A “Silent Witness” For Christ Is No Witness At All

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Have you ever heard someone say that they witness by what they do rather than by what they say? This usually goes along with the argument that people need to see us living for Christ and we should not say anything until we are living right. Let me say it right up front. The silent witness for Christ is no witness at all.

Today I want to break down the myth of the silent witness for Christ.

Contrary to popular belief, when it comes to our witness for Christ, actions do not speak louder than words. Actions say nothing clear unless accompanied by words.

If you treat people nicely, don’t take revenge, don’t break the law, and are faithful to your spouse, but don’t say anything about your faith in Christ or testify to the truth of Christ, then how are you different from a nice atheist, or a gentle Buddhist, or a moderate Muslim, or anyone else for that matter? 

Jesus said, “For if you love those who love you, what reward do you have? Do not even the tax collectors do the same? And if you greet only your brothers, what more are you doing than others? Do not even the Gentiles do the same? You therefore must be perfect, as your heavenly Father is perfect” (Matthew 5:46-48).

The principle is the same. Just doing good things isn’t enough to tell someone about their need for Jesus. Actions can say different things to different people. Just because you are “good” doesn’t mean you’re a good witness. You’ve heard the old saying, “Put your money where your mouth is.” The idea is that your words must be backed up with actions. That’s a good axiom. But for many Christians it’s the opposite. They must be challenged to put their mouths where their money is. Your actions mean nothing for the Gospel if not also expressed in the words that bring eternal life. Your good deeds will save no one unless they also have the words.

Now, someone might say, “What about I Peter 3:1-2, where Peter says wives can win their husbands without speaking?”

This passage doesn’t say that. I Peter 3:1-4 says, “Wives, be subject to your own husbands, so that even if some do not obey the word, they may be won without a word by the conduct of their wives, when they see your respectful and pure conduct. Your beauty should not come from outward adornment, such as elaborate hairstyles and the wearing of gold jewelry or fine clothes. Rather, it should be that of your inner self, the unfading beauty of a gentle and quiet spirit, which is of great worth in God’s sight.”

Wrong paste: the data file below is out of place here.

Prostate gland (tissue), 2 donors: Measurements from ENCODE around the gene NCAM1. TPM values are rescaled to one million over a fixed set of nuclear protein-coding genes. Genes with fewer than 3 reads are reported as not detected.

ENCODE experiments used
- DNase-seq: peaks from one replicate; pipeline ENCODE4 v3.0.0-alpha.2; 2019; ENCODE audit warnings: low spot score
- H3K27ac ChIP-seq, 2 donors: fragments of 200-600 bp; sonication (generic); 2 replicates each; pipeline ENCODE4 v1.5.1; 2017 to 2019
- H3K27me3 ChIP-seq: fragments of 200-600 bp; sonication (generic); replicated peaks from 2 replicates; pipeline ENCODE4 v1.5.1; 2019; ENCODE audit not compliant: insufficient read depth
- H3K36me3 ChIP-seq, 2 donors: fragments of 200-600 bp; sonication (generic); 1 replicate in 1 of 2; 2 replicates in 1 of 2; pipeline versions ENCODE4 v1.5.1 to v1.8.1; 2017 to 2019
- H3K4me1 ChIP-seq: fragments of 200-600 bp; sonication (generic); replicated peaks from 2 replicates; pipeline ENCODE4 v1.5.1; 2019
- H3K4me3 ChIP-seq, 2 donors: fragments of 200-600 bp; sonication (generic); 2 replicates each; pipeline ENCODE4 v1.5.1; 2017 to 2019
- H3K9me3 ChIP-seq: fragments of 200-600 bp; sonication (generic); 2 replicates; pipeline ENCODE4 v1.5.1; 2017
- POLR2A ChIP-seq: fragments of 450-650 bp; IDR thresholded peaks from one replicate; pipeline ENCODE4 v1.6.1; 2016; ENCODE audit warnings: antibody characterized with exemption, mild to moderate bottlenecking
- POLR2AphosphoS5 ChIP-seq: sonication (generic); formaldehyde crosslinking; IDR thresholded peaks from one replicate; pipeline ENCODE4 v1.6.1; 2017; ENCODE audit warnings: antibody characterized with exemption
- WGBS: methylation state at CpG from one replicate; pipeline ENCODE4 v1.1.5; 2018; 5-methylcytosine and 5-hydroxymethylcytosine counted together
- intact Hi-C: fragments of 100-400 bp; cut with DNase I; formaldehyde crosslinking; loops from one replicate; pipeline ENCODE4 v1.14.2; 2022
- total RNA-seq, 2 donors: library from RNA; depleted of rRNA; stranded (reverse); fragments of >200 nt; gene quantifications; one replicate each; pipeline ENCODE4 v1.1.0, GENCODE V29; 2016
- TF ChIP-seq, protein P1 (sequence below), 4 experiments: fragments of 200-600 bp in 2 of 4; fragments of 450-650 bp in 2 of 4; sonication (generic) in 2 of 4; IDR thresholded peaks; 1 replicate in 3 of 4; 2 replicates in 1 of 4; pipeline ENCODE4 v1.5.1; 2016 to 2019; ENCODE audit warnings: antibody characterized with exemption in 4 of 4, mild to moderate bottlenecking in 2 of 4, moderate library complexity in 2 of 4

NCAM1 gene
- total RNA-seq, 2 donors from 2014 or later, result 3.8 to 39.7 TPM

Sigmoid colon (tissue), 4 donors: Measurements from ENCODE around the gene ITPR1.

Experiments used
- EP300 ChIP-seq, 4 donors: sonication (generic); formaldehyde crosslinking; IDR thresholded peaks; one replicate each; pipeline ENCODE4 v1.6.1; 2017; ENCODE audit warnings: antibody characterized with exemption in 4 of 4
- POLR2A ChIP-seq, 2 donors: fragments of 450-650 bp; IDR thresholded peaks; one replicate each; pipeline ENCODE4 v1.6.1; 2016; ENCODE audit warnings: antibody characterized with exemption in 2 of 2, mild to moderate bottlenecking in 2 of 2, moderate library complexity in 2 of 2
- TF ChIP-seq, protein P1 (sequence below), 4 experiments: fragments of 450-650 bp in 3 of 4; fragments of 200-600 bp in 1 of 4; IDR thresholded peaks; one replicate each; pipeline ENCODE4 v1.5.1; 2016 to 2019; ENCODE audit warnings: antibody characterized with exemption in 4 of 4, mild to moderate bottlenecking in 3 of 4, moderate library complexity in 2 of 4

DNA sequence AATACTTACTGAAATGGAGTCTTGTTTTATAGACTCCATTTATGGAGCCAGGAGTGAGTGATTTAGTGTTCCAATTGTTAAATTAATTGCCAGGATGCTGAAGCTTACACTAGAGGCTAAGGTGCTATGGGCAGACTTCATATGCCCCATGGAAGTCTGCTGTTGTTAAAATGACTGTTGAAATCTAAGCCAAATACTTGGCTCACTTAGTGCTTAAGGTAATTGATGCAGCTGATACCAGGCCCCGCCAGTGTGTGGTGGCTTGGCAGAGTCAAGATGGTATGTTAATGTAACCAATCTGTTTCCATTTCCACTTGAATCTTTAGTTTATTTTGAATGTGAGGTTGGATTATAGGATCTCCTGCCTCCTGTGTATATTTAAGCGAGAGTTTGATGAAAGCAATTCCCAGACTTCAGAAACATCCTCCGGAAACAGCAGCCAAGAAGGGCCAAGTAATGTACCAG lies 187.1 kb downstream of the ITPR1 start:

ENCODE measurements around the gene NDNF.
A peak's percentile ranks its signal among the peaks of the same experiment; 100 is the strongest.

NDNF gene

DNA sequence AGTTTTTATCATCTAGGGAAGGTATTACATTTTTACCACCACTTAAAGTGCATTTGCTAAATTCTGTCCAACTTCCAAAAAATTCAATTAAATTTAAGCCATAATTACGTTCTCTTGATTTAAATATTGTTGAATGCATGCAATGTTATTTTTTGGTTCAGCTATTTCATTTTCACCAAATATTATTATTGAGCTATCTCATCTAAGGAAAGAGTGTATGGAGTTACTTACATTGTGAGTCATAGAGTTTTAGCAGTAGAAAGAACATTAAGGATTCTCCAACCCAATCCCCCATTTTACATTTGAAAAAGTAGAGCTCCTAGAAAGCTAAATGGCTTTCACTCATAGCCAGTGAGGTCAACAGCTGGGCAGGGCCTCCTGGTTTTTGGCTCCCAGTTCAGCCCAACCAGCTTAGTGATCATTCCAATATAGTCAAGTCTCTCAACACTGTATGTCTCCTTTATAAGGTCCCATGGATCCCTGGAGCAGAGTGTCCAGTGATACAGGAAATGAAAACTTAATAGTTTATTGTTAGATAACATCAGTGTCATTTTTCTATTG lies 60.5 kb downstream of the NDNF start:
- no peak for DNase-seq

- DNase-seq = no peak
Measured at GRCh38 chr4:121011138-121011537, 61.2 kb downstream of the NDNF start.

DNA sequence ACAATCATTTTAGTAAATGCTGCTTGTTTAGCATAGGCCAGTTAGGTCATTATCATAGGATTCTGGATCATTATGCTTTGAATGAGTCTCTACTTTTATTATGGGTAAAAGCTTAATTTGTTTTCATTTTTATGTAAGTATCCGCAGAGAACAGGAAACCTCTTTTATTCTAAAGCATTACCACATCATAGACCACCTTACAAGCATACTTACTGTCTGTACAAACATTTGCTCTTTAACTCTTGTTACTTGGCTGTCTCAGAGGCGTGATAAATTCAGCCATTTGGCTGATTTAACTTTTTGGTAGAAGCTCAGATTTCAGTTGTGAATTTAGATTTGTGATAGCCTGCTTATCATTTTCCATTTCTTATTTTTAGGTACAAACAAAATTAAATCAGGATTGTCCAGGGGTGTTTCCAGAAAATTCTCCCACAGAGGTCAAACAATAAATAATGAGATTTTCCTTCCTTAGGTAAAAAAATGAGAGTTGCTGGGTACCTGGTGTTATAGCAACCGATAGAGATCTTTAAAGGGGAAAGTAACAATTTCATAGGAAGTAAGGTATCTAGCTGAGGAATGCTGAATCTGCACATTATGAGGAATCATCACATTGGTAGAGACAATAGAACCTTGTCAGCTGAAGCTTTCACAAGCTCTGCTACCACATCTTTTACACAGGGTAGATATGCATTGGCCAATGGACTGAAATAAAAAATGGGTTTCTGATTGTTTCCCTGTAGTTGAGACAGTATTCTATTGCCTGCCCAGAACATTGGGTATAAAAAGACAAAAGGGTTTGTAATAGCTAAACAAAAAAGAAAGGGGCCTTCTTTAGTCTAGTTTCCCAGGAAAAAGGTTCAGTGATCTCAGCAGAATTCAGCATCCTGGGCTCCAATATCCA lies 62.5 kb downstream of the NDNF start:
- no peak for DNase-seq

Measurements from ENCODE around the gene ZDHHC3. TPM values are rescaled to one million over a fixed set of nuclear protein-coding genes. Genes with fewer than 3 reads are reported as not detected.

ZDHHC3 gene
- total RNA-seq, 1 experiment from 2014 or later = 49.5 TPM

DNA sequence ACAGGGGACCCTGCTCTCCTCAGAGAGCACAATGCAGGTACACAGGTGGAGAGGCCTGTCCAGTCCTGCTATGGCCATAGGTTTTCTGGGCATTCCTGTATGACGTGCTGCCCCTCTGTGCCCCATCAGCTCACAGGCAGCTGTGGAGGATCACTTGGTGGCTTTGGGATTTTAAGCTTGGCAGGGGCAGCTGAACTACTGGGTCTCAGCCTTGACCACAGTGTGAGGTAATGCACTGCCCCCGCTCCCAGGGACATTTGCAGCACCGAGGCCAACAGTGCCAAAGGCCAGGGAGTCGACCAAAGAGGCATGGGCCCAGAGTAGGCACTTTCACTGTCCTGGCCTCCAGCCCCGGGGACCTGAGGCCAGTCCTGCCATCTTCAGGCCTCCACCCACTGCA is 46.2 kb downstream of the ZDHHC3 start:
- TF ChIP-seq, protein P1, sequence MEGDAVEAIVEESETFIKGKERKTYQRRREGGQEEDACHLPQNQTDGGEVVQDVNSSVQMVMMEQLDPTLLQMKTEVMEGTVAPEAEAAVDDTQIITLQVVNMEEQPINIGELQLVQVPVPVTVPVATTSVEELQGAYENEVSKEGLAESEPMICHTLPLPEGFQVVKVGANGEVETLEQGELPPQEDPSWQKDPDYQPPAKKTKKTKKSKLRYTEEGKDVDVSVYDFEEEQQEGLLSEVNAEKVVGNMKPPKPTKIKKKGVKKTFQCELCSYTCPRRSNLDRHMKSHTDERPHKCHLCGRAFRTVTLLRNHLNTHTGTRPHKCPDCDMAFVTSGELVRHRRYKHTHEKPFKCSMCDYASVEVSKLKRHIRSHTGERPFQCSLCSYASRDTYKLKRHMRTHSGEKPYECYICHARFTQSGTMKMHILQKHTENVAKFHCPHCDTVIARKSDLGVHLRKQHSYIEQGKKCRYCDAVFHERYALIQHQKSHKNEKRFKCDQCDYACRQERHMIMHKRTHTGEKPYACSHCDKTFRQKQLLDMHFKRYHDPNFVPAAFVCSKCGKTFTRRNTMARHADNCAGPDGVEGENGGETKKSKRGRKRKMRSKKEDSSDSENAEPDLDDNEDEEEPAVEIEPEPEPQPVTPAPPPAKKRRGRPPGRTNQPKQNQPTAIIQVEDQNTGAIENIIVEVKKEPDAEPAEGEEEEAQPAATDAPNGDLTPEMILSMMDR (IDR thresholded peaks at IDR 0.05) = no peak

In context, this passage is essentially a rebuke to wives who harass their husbands about spiritual things but don’t back up their talk with their walk. Peter isn’t saying to be silent. He is saying we should be consistent. Let your behavior speak the same as your words, then, when you are not speaking your husbands can be won “without a word” because your conduct is not only good, but it matches what you are saying. As an aside, the passage also says that women should be subject to their husbands. Gals, are you willing to do this to win your spouse “without a word?” Remember, Peter is speaking of Christian women submitting themselves to their unbelieving husbands. Husbands are also held to the same standard in the following passage in verse seven.

If you work in a secular environment and you’ve never broached the subject of spiritual things, then you may be missing a wonderful opportunity to bless others.

If you’re in school and you “keep your faith to yourself,” then you are throwing away a chance to represent Jesus in front of others that don’t know anything accurately about him.

If you know your neighbors, but they don’t know you are a Christian, then your neighbors don’t really know you. And perhaps, you may not really understand yourself.

Too many Christians rely on the idea of being a silent witness as an excuse not to be open about their faith. If you have no desire to be open about your faith, then your faith in Christ may not be your supreme desire.

Remember the command of Deuteronomy 6:5, “Love the Lord your God with all your heart and with all your soul and with all your strength.” Right after he commands that kind of love, he explains what it is supposed to look like. It looks like a person who wears on his body, and decorates his home, and speaks with his mouth the truth about the Lord. “These commandments that I give you today are to be on your hearts. Impress them on your children. Talk about them when you sit at home and when you walk along the road, when you lie down and when you get up. Tie them as symbols on your hands and bind them on your foreheads. Write them on the door frames of your houses and on your gates” (Deuteronomy 6:6-9).

If your love for Jesus isn’t obvious to all, then perhaps you don’t really love Jesus like you think you do. Remember, a silent witness for Christ is like a silent witness to a crime. Justice is never served by a silent witness to a crime. So too, salvation is never served by a so called silent witness for Christ.

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